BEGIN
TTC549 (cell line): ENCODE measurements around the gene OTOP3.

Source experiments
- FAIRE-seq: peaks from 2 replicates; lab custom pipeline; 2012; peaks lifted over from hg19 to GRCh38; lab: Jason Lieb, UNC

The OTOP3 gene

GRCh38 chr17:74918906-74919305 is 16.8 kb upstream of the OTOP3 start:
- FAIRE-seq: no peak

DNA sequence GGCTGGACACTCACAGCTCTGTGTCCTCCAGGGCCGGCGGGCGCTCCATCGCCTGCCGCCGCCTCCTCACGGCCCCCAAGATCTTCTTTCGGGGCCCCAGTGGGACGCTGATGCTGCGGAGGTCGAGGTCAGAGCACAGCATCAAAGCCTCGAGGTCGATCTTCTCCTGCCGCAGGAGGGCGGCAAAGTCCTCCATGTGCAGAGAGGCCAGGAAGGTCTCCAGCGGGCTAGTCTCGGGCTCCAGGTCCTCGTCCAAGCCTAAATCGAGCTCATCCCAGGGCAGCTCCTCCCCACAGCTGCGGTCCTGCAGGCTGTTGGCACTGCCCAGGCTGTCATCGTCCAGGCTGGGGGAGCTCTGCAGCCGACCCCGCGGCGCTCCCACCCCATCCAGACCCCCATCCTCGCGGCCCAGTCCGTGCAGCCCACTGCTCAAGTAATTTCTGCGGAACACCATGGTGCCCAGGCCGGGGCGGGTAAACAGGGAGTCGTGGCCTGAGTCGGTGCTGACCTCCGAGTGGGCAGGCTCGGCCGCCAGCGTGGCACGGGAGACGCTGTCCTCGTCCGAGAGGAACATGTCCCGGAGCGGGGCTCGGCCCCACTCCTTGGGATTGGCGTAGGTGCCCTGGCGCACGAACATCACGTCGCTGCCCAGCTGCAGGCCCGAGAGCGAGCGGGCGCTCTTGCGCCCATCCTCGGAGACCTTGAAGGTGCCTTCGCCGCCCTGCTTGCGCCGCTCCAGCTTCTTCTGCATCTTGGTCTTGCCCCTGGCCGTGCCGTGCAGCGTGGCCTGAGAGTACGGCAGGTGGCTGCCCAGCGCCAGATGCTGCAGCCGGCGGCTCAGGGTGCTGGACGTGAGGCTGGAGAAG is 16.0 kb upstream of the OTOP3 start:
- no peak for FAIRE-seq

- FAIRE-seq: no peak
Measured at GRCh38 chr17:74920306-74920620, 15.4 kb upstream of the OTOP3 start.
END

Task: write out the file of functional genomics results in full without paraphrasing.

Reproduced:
TTC549 (cell line): ENCODE measurements around the gene OTOP3.

Source experiments
- FAIRE-seq: peaks from 2 replicates; lab custom pipeline; 2012; peaks lifted over from hg19 to GRCh38; lab: Jason Lieb, UNC

The OTOP3 gene

GRCh38 chr17:74918906-74919305 is 16.8 kb upstream of the OTOP3 start:
- FAIRE-seq: no peak

DNA sequence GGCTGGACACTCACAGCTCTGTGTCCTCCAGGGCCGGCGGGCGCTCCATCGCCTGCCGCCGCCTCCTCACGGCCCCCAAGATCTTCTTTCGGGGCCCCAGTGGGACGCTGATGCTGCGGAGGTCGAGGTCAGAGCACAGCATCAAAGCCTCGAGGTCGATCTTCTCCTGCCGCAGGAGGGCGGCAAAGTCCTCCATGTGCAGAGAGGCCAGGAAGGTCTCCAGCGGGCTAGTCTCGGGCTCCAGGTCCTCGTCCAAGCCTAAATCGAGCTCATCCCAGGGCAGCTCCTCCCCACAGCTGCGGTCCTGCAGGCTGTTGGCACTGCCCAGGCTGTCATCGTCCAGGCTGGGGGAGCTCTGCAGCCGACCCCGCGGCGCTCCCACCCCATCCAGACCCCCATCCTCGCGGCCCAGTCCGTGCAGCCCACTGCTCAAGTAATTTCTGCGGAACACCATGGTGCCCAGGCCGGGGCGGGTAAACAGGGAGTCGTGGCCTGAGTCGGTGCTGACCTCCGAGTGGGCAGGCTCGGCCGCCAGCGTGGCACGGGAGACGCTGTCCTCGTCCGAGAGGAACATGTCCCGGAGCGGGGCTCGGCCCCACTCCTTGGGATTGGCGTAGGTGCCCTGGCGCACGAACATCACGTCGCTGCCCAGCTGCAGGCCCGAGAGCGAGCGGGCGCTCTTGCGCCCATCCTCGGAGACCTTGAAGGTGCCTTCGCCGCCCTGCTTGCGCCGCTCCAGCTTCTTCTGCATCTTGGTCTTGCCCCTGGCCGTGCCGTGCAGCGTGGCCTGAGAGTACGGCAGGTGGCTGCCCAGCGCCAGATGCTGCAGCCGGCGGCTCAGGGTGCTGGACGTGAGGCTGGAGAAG is 16.0 kb upstream of the OTOP3 start:
- no peak for FAIRE-seq

- FAIRE-seq: no peak
Measured at GRCh38 chr17:74920306-74920620, 15.4 kb upstream of the OTOP3 start.